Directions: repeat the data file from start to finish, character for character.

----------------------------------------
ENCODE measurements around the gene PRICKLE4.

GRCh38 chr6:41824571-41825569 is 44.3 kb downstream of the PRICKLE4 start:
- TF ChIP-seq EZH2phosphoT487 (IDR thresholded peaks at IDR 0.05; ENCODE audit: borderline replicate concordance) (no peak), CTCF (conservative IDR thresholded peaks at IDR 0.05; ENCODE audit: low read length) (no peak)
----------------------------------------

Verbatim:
ENCODE measurements around the gene PRICKLE4.

GRCh38 chr6:41824571-41825569 is 44.3 kb downstream of the PRICKLE4 start:
- TF ChIP-seq EZH2phosphoT487 (IDR thresholded peaks at IDR 0.05; ENCODE audit: borderline replicate concordance) (no peak), CTCF (conservative IDR thresholded peaks at IDR 0.05; ENCODE audit: low read length) (no peak)